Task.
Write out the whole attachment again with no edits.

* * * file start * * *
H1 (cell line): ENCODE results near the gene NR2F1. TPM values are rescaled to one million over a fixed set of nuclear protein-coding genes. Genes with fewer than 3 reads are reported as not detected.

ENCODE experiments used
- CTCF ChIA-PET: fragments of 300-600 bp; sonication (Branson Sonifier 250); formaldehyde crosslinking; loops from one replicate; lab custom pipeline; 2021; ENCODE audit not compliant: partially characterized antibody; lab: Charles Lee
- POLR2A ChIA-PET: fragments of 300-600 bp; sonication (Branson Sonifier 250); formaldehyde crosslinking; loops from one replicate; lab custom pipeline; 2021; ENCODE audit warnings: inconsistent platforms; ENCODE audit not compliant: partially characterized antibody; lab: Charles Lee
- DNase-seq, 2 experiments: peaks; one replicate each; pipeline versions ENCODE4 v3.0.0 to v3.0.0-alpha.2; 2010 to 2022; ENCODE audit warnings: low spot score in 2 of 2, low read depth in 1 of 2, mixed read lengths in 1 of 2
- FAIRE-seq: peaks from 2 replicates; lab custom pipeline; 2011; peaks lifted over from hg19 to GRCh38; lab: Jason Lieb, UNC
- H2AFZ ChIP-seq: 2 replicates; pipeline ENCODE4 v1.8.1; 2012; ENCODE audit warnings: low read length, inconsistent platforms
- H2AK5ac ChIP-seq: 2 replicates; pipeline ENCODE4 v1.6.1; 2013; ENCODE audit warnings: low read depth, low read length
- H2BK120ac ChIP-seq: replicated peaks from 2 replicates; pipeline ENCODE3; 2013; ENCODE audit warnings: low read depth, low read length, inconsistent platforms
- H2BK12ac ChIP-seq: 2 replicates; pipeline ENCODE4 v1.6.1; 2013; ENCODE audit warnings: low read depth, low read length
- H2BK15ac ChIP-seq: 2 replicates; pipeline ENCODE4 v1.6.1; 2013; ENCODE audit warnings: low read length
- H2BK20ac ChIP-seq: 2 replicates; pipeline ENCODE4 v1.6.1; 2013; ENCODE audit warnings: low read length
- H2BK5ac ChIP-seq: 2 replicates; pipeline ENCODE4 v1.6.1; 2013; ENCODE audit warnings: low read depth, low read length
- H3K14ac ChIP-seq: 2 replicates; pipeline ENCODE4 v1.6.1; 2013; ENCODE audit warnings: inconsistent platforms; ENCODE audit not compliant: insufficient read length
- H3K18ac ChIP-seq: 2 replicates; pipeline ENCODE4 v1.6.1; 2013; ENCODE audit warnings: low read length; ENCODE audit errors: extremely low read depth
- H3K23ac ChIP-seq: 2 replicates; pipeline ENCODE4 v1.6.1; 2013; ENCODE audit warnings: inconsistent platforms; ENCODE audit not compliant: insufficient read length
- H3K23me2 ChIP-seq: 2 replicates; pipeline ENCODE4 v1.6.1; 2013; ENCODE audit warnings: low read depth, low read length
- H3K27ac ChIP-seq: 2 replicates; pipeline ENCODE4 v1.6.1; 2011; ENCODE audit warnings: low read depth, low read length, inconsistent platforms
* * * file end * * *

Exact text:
H1 (cell line): ENCODE results near the gene NR2F1. TPM values are rescaled to one million over a fixed set of nuclear protein-coding genes. Genes with fewer than 3 reads are reported as not detected.

ENCODE experiments used
- CTCF ChIA-PET: fragments of 300-600 bp; sonication (Branson Sonifier 250); formaldehyde crosslinking; loops from one replicate; lab custom pipeline; 2021; ENCODE audit not compliant: partially characterized antibody; lab: Charles Lee
- POLR2A ChIA-PET: fragments of 300-600 bp; sonication (Branson Sonifier 250); formaldehyde crosslinking; loops from one replicate; lab custom pipeline; 2021; ENCODE audit warnings: inconsistent platforms; ENCODE audit not compliant: partially characterized antibody; lab: Charles Lee
- DNase-seq, 2 experiments: peaks; one replicate each; pipeline versions ENCODE4 v3.0.0 to v3.0.0-alpha.2; 2010 to 2022; ENCODE audit warnings: low spot score in 2 of 2, low read depth in 1 of 2, mixed read lengths in 1 of 2
- FAIRE-seq: peaks from 2 replicates; lab custom pipeline; 2011; peaks lifted over from hg19 to GRCh38; lab: Jason Lieb, UNC
- H2AFZ ChIP-seq: 2 replicates; pipeline ENCODE4 v1.8.1; 2012; ENCODE audit warnings: low read length, inconsistent platforms
- H2AK5ac ChIP-seq: 2 replicates; pipeline ENCODE4 v1.6.1; 2013; ENCODE audit warnings: low read depth, low read length
- H2BK120ac ChIP-seq: replicated peaks from 2 replicates; pipeline ENCODE3; 2013; ENCODE audit warnings: low read depth, low read length, inconsistent platforms
- H2BK12ac ChIP-seq: 2 replicates; pipeline ENCODE4 v1.6.1; 2013; ENCODE audit warnings: low read depth, low read length
- H2BK15ac ChIP-seq: 2 replicates; pipeline ENCODE4 v1.6.1; 2013; ENCODE audit warnings: low read length
- H2BK20ac ChIP-seq: 2 replicates; pipeline ENCODE4 v1.6.1; 2013; ENCODE audit warnings: low read length
- H2BK5ac ChIP-seq: 2 replicates; pipeline ENCODE4 v1.6.1; 2013; ENCODE audit warnings: low read depth, low read length
- H3K14ac ChIP-seq: 2 replicates; pipeline ENCODE4 v1.6.1; 2013; ENCODE audit warnings: inconsistent platforms; ENCODE audit not compliant: insufficient read length
- H3K18ac ChIP-seq: 2 replicates; pipeline ENCODE4 v1.6.1; 2013; ENCODE audit warnings: low read length; ENCODE audit errors: extremely low read depth
- H3K23ac ChIP-seq: 2 replicates; pipeline ENCODE4 v1.6.1; 2013; ENCODE audit warnings: inconsistent platforms; ENCODE audit not compliant: insufficient read length
- H3K23me2 ChIP-seq: 2 replicates; pipeline ENCODE4 v1.6.1; 2013; ENCODE audit warnings: low read depth, low read length
- H3K27ac ChIP-seq: 2 replicates; pipeline ENCODE4 v1.6.1; 2011; ENCODE audit warnings: low read depth, low read length, inconsistent platforms